The CDU and CSU: Hanging Together Rather Than Hanging Separately

Michael Trinkwalder

KU Eichstätt-Ingolstadt

Michael Trinkwalder was a Research Intern at AICGS for Summer/Fall 2018. Currently, Mr. Trinkwalder is pursuing a master's degree in International Relations at the KU Eichstätt-Ingolstadt in Germany. In his program, he concentrates on issues of foreign and security policy as well as diplomatic history. He is particularly interested in transatlantic relations, the future of the EU, the Common Foreign and Security Policy (CFSP), and Chinese foreign policy. Before joining AICGS, Mr. Trinkwalder spent time abroad studying in both the UK and China and worked as a project assistant at the Aspen Institute Germany. He is a founding member of the university group for foreign and security policy at the KU Eichstätt-Ingolstadt as well as a member of the Young European Federalists.

This summer has not been easy for Angela Merkel, with a spat over immigration threatening to break up the party alliance between the Christian Democratic Union (CDU) and its Bavarian sister party, the Christian Social Union (CSU), nearly toppling her government in the process. For some observers, this recent crisis marks the beginning of the end for an already weakened chancellor, the current German government, and most importantly the European Union as we know it. However, when looking at much of the international commentary on this crisis, an important aspect seems to have been lost in translation.

Contrary to the predictions of many commentators, there most likely will be no break-up of the CDU/CSU for the very same reason Mr. Seehofer brought the coalition to the brink of collapse. At first glance, the timing of this crisis seems off since the number of asylum claims has declined dramatically since 2015, with only 93,316 migrants applying for asylum in the first half of 2018.

Yet, much more important than the number of refugees is the fact that the CSU is stagnating in the polls while at the same time state elections in Bavaria are fast approaching. This requires a bit of context: the CDU and the CSU have had a party alliance (the so-called “Union”) since the end of the Second World War. As such, the CDU is not on the ballot in Bavaria and the CSU does not run in any other state’s election. As a result, the CSU has governed Bavaria without interruption since 1957.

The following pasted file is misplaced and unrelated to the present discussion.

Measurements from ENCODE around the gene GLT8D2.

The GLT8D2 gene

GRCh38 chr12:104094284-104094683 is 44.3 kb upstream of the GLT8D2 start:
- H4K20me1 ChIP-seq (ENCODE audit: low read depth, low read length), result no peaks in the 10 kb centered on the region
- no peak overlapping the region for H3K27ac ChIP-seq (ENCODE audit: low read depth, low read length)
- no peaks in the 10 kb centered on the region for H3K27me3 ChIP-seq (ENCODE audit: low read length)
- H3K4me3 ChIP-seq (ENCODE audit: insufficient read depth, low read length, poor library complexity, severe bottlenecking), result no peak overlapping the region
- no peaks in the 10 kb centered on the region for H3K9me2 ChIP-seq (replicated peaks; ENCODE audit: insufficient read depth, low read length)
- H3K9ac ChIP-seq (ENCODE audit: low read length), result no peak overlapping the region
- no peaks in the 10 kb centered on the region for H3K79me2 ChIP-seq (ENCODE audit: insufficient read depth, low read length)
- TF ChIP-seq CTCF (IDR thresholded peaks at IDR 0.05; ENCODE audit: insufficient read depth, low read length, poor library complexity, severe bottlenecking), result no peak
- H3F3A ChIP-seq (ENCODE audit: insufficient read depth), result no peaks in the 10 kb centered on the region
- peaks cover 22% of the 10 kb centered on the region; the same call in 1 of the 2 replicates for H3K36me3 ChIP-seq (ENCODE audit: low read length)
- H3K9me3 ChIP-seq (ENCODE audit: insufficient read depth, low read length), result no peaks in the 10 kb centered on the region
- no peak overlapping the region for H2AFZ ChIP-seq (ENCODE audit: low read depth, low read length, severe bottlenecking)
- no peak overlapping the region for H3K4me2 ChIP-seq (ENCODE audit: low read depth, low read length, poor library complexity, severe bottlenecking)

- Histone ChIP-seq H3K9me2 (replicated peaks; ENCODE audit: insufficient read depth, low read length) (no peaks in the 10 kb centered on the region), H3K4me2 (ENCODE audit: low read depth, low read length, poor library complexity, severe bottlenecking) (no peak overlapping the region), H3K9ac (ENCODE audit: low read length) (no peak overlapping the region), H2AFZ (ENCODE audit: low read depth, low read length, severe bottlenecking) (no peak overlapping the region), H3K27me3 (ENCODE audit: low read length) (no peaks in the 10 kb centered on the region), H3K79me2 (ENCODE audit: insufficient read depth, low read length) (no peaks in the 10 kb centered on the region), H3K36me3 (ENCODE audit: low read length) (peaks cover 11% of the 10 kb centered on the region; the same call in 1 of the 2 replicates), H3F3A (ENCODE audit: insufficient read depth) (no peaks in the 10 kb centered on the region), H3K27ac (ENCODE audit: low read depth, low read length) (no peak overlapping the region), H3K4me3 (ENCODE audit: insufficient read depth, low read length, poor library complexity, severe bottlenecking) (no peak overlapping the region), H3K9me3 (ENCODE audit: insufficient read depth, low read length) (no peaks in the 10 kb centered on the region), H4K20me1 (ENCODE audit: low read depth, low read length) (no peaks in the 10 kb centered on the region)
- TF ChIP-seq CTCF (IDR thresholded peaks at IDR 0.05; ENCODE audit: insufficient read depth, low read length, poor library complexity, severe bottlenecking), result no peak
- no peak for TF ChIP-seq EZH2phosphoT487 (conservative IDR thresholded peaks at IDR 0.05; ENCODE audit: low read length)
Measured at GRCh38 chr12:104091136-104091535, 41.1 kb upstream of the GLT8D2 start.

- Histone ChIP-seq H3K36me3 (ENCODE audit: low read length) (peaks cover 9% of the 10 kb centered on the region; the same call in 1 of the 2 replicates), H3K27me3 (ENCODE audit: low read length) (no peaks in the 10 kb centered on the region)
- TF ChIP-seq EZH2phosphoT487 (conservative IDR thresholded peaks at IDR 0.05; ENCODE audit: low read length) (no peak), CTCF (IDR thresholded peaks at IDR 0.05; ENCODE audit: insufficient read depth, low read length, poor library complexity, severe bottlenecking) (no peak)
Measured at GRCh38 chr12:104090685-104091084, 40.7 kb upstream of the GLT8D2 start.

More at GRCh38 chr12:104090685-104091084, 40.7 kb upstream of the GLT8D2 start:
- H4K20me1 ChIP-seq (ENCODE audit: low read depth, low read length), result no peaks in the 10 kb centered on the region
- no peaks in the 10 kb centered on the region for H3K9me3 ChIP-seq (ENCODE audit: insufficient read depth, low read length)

The CSU has governed Bavaria, one of the most conservative parts of the country, in line with the principle that “there must be no democratically legitimized party to the right of the CSU!” laid out by former minister-president Franz Josef Strauß. Thus, the rise of the far-right Alternative for Germany (AfD) in response to the migration crisis has been particularly concerning to the CSU. Never really comfortable with Merkel’s decision to welcome refugees, the party has moved significantly to the right in an effort to ward off further gains by the AfD—fueling tensions between the CDU and the CSU.

These tensions finally came to a head when Horst Seehofer, Germany’s interior minister and CSU party leader, devised a new “master plan” to deal with immigration. Merkel strongly disagreed with a part of the plan, which proposed turning back at the border any migrant already registered in another EU member state. However, Seehofer refused to budge on this point and even threatened to impose new border controls unilaterally. With both parties rallying around their respective party leaders, everything looked set for a fight that would tear apart the “Union” and with it the German government.

Instead, and despite a very public threat to resign by Seehofer, the CSU eventually backed down. One explanation is that the asylum compromise that was eventually reached between the CDU and the CSU allowed the Bavarian party to declare victory after all.

More important, however, was probably the fact that breaking the party alliance with the CDU would be tantamount to giving up its predominant position in Bavaria, the very thing the CSU is so desperately trying to hold on to. A recent poll suggested that the CSU could hope to gain up to 18 percent at the federal level if it were to run in Germany’s other states. Yet conversely, this would also mean losing up to 54 percent of its Bavarian voters to the CDU, more than enough to keep the CSU from retaining its absolute majority in the Bavarian parliament. Simply put, potential gains in other parts of Germany hold little appeal if it means losing in Bavaria—after all, the CSU is a Bavarian party by choice and always will be.

This transparent attempt at currying favor with voters has been condemned both by the majority of Germans as well as Bavarians. Consequently, the CSU has dropped to a “mere” 38 percent in the polls, with the only segment of the population still in favor of Seehofer staying on as Minister of the Interior being AfD voters. Accordingly, manufacturing crises to sharpen its conservative profile, much less threatening to blow up the government, does not look like a winning strategy for the CSU. The CDU and CSU may only be “united in their misery,” as Der Spiegel put it, but united they will remain.

The views expressed are those of the author(s) alone. They do not necessarily reflect the views of the American-German Institute.